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UCLA men’s water polo freshmen Gray Carson, Noah Rowe make immediate impact

Freshman attacker Noah Rowe gears up for a shot. The Bruin rookie has tallied 12 goals this season, including four in his collegiate debut.(Joseph Jimenez/Assistant Photo editor)

By Ricardo Garcia

Oct. 4, 2022 8:58 p.m.

On a team laden with veteran leadership, two newcomers have made their mark early in their collegiate careers.

Freshman utility Gray Carson and freshman attacker Noah Rowe are two key members of No. 2 UCLA men’s water polo’s 2022 recruiting class who have managed to earn substantial minutes in the rotation in the first half of the season.

With both players vying to help replace the production of a trio that graduated from the program last season – including 2020 Peter J. Cutino Award winner Nicolas Saveljic – members of the current team are impressed by what the two freshmen have brought to the program.

“Those two have definitely stepped up as young players,” said graduate student utility Evan Rosenfeld. “They’re playing like everyone else. They’ve done an incredible job adjusting to our system.”

Carson and Rowe have combined to score 21 goals and dish out nine assists so far in their debut campaigns, all while adjusting to new opponents and styles of play as they transition from high school to collegiate water polo.

Coach Adam Wright added that the early exposure during a challenging portion of the schedule is important for not just the freshmen but also the team as a whole.

“For these guys, not only Noah and Gray, but for the whole team to be in those positions early is really important,” Wright said. “They’re playing big roles within each game.”

Like most college freshmen beginning their athletic careers, there’s been a learning curve for Rowe as he’s learned about the intricacies and play styles of each opponent.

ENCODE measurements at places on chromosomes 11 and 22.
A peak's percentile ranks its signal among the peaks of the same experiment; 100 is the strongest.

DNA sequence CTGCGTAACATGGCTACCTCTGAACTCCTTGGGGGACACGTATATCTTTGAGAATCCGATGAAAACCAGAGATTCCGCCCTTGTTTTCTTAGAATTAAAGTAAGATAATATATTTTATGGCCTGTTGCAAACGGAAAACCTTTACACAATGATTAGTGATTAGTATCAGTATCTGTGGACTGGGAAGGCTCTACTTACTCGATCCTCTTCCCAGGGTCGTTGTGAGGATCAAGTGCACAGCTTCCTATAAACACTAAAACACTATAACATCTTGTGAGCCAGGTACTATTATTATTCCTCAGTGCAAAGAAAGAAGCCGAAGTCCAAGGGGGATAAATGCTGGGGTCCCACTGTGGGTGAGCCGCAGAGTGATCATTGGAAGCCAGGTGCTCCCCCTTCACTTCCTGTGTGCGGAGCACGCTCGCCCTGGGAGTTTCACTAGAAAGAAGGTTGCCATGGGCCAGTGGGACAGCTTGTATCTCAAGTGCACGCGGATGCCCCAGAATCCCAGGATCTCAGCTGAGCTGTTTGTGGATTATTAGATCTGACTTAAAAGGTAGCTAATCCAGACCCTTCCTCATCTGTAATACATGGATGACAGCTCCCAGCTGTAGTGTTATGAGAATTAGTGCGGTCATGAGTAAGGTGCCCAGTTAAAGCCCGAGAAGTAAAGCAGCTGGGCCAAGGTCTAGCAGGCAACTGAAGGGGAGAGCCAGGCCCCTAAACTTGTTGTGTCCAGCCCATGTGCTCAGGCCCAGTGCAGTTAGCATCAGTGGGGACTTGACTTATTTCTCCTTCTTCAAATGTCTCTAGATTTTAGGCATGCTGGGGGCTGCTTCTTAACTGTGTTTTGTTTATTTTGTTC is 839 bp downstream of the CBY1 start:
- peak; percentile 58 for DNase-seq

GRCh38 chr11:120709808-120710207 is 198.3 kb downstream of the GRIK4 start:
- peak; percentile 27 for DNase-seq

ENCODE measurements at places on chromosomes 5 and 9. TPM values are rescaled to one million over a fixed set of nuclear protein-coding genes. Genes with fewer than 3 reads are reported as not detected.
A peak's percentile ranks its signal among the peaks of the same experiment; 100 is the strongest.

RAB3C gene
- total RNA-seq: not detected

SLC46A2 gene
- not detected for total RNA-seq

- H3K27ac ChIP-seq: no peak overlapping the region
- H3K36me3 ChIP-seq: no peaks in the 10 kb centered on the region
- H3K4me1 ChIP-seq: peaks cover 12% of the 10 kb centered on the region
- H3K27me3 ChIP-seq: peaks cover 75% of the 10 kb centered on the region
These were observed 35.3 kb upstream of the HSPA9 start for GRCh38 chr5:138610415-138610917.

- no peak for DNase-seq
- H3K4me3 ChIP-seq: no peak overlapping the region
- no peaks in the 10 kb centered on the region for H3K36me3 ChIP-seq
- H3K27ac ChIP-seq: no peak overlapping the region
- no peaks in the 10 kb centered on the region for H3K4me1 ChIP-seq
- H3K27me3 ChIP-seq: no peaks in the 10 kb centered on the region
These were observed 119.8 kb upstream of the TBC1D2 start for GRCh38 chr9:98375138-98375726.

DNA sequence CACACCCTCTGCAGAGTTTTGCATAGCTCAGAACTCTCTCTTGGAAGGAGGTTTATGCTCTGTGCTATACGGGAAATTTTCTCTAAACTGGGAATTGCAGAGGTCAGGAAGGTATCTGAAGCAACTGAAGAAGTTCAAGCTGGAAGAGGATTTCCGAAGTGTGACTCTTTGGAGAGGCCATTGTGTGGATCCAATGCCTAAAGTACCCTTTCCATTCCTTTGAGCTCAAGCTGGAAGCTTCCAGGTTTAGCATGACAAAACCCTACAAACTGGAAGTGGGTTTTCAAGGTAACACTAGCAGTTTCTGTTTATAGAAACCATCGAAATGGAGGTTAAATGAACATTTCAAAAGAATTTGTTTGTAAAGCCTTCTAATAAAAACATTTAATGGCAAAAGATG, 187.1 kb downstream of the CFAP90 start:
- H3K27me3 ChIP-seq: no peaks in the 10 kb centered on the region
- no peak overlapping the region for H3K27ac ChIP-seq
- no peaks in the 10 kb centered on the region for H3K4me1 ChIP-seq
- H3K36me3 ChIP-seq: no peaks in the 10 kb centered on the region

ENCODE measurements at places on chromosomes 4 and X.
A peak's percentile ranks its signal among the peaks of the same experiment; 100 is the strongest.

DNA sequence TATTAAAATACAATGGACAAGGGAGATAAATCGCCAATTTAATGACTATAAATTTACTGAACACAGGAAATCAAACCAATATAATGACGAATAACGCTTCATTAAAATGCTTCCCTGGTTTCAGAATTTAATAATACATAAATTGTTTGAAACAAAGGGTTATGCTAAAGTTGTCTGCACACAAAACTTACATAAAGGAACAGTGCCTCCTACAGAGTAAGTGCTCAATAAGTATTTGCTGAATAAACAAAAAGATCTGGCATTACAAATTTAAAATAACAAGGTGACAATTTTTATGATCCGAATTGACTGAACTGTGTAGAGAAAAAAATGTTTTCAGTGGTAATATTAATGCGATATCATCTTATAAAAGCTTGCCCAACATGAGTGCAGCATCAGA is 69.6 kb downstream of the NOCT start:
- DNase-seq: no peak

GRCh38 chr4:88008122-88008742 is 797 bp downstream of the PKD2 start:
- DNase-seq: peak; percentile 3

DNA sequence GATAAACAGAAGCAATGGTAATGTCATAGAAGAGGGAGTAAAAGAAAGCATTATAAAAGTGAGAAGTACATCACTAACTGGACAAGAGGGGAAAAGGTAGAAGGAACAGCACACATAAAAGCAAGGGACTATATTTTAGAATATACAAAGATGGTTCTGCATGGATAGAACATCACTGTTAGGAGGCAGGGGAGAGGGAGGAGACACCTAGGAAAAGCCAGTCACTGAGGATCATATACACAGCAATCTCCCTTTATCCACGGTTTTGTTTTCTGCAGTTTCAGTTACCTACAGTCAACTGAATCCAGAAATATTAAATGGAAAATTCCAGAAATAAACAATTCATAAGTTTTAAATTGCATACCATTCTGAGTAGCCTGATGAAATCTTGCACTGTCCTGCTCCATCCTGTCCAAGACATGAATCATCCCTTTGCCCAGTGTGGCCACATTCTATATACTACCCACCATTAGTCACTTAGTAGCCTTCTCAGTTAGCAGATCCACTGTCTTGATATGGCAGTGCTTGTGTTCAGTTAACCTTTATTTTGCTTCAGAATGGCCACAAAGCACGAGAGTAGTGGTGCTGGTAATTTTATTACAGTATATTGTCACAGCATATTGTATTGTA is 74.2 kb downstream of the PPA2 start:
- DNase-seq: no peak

“It’s definitely something very unique in our experience, studying different teams and stuff,” Rowe said. “Our coach, Adam, makes it very easy for us to know what each player does and how to defend and how to attack them so definitely very prepared.”

Carson added that his teammates have aided in his transition to an elite level of water polo.

“It’s hard coming in at the start, but all the guys are super helpful,” Carson said. “They’re all so talented and have so much knowledge. You can ask them for help with anything. It makes the transition super easy.”

Carson also noted that the coaching staff helped with streamlining information about the blue and gold’s opponent in advance, something that was not common in high school.

Senior defender/utility Cameron Reagan said the freshmen’s contributions early in the season demonstrate their commitment to the team.

“The freshmen, what they’ve been contributing so far, they’ve been doing really well,” Reagan said. “They’ve been doing everything Adam has been asking of them, and it really builds the rest of the team’s confidence. We see that though they’re new to our system and ourselves.”

As with most newcomers, there is room to grow over the course of a career. With that comes advice from veteran players such as senior attacker Tommy Gruwell.

“Especially for Gray, I’ve been telling him to use his legs,” Gruwell said. “He’s a super strong guy. That guy’s a freak of nature, so I just tell him to use his legs a lot when he can because he’s just a dominating force in there. I told Noah, ‘just let it rip.’ You have a great shot, just don’t be afraid to shoot it.”

Rosenfeld added that Carson and Rowe remind him of himself when he first began his career at UCLA.

“When I was young, I tried to take in as much information I could from not just the coaches but also from my teammates, the older teammates,” Rosenfeld said. “They’re definitely doing a good job of asking those questions and not just trying to figure it out by watching.”

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Ricardo Garcia | Sports reporter
Garcia is currently a reporter on the women's water polo beat. He was previously a contributor on the swim & dive, track & field and men's water polo beats.
Garcia is currently a reporter on the women's water polo beat. He was previously a contributor on the swim & dive, track & field and men's water polo beats.
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